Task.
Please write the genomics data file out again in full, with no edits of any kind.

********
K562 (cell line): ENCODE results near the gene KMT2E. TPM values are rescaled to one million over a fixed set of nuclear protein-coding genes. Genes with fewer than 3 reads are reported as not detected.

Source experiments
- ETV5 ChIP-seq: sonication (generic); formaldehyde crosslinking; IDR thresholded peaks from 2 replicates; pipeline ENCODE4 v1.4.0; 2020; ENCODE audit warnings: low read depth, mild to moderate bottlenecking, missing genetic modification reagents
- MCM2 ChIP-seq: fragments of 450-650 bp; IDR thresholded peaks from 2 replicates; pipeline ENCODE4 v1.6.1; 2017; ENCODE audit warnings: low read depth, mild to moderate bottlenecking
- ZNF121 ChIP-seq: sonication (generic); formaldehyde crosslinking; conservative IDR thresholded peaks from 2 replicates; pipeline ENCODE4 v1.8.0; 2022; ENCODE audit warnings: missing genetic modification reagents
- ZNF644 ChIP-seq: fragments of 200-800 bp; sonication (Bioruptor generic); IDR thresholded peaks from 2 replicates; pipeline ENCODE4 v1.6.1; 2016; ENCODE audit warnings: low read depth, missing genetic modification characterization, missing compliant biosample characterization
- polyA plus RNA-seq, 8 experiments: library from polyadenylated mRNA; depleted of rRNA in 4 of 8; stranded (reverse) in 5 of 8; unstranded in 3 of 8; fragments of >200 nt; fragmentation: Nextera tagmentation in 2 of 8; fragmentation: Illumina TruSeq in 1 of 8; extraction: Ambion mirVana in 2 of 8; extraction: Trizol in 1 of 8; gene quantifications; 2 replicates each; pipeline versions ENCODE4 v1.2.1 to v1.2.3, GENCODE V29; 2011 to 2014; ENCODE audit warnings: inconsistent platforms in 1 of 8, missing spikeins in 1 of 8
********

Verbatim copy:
K562 (cell line): ENCODE results near the gene KMT2E. TPM values are rescaled to one million over a fixed set of nuclear protein-coding genes. Genes with fewer than 3 reads are reported as not detected.

Source experiments
- ETV5 ChIP-seq: sonication (generic); formaldehyde crosslinking; IDR thresholded peaks from 2 replicates; pipeline ENCODE4 v1.4.0; 2020; ENCODE audit warnings: low read depth, mild to moderate bottlenecking, missing genetic modification reagents
- MCM2 ChIP-seq: fragments of 450-650 bp; IDR thresholded peaks from 2 replicates; pipeline ENCODE4 v1.6.1; 2017; ENCODE audit warnings: low read depth, mild to moderate bottlenecking
- ZNF121 ChIP-seq: sonication (generic); formaldehyde crosslinking; conservative IDR thresholded peaks from 2 replicates; pipeline ENCODE4 v1.8.0; 2022; ENCODE audit warnings: missing genetic modification reagents
- ZNF644 ChIP-seq: fragments of 200-800 bp; sonication (Bioruptor generic); IDR thresholded peaks from 2 replicates; pipeline ENCODE4 v1.6.1; 2016; ENCODE audit warnings: low read depth, missing genetic modification characterization, missing compliant biosample characterization
- polyA plus RNA-seq, 8 experiments: library from polyadenylated mRNA; depleted of rRNA in 4 of 8; stranded (reverse) in 5 of 8; unstranded in 3 of 8; fragments of >200 nt; fragmentation: Nextera tagmentation in 2 of 8; fragmentation: Illumina TruSeq in 1 of 8; extraction: Ambion mirVana in 2 of 8; extraction: Trizol in 1 of 8; gene quantifications; 2 replicates each; pipeline versions ENCODE4 v1.2.1 to v1.2.3, GENCODE V29; 2011 to 2014; ENCODE audit warnings: inconsistent platforms in 1 of 8, missing spikeins in 1 of 8